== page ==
Second-largest opposition party out

As impressive as this alliance of opposition parties is, it is also true that the country's second largest opposition party, the pro-Kurdish Peoples' Democratic Party (HDP) was officially excluded.

Involving any Kurdish affiliated political party remains controversial in Turkey. In the past, there have been attempts to outlaw the HDP because of alleged ties to the militant Kurdistan Workers' Party or PKK. The latter has used violence in its fight for Kurdish rights and is classified as a terrorist organization by Turkey, the United States and the European Union.

As yet it is unclear which of the senior politicians in the Table of Six alliance will end up leading its campaign efforts.

Not charismatic enough

Three names are thought to be in contention for the job.

Kemal Kilicdaroglu, head of the CHP, is considered the favorite and he has signaled that he would be willing to take on the role.

Under his leadership, the CHP achieved historic results in 2019 district elections. A CHP candidate was elected in both of Turkey's two largest cities, Istanbul and Ankara, where Erdogan's AKP had previously held sway for decades.

On the other hand, Kilicdaroglu has never managed to win an election himself and his critics doubt whether he can make a big enough impression on voters, especially when competing with such a strong personality as Erdogan.

This is why another of Kilicdaroglu's CHP colleagues might be a better candidate for the role.

Ekrem Imamoglu is one of the CHP's urban-vote-winning mayors. He's been running Istanbul for the past three years and is well liked by many locals regardless of their political affiliation. In his city of over 15 million people, Imamoglu presents himself as a mayor for all of the city's inhabitants.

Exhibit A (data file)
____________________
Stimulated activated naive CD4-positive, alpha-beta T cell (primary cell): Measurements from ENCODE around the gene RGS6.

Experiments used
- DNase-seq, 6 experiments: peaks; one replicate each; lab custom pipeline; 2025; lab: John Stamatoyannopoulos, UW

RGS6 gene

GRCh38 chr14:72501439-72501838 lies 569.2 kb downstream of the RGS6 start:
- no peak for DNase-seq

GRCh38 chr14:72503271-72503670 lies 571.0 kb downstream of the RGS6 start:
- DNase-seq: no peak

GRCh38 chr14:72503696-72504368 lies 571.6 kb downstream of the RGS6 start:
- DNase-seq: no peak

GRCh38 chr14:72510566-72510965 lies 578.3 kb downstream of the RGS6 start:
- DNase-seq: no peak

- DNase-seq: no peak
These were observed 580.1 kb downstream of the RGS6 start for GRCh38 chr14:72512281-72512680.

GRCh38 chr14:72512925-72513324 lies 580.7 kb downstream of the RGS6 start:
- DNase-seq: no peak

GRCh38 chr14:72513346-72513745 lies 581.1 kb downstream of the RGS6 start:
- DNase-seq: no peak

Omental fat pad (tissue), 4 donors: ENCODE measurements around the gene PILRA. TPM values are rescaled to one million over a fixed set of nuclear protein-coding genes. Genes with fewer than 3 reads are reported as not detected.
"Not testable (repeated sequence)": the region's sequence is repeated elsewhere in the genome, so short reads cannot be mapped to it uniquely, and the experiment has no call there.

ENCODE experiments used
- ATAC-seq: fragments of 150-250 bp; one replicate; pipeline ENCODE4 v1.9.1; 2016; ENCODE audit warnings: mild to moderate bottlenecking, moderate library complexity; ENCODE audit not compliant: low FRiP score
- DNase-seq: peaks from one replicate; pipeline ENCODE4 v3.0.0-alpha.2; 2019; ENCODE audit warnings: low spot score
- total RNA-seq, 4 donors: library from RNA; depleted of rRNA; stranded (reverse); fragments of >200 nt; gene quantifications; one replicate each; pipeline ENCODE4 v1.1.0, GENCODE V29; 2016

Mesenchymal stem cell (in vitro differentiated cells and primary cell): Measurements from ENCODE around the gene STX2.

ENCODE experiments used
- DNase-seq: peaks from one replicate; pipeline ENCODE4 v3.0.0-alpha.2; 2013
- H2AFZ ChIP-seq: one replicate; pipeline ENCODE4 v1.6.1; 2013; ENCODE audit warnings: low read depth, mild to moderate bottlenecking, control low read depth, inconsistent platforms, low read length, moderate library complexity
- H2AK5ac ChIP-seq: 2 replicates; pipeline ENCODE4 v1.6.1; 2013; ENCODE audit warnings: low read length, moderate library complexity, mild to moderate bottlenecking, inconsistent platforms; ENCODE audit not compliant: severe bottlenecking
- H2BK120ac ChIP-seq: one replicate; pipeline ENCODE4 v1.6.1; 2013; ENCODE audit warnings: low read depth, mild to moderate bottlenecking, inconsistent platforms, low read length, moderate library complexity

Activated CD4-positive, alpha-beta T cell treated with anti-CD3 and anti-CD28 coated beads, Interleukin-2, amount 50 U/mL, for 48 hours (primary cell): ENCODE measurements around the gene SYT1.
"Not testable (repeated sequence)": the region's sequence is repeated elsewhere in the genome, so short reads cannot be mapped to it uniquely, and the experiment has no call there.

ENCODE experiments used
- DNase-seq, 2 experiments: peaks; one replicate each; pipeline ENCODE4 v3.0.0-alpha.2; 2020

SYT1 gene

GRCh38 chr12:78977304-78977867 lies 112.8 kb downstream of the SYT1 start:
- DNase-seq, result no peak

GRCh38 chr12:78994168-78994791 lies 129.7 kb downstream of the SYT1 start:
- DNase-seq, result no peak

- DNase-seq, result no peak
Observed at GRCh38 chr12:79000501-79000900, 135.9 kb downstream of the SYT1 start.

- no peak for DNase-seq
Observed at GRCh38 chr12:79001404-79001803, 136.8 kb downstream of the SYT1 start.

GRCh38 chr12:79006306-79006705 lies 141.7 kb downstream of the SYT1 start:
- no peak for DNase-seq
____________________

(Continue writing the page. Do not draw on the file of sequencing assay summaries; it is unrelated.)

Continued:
One of the main criticisms directed at him, however, is that he seems to often be away on holidays during recent crises or catastrophes — something that hasn't gone down well with the general public.

Ekrem Imamoglu is the mayor of Istanbul.
Ekrem Imamoglu is the mayor of Istanbul, a city of over 15 millionImage: İBB

Ankara's Mansur Yavas, the CHP's other winning mayor, is also popular. Since he took office, he has made it his job to tackle corruption and he has also placed much emphasis on environmental protection. His focus on these topics has been appreciated by his constituents.

However Yavas also happens to be a staunch nationalist, which makes him an unpalatable choice for many Kurdish voters, whose ballots play an important role in Turkish elections. That isn't to say that some Kurds wouldn't choose him for strategic reasons, and perhaps also because of a lack of a better options.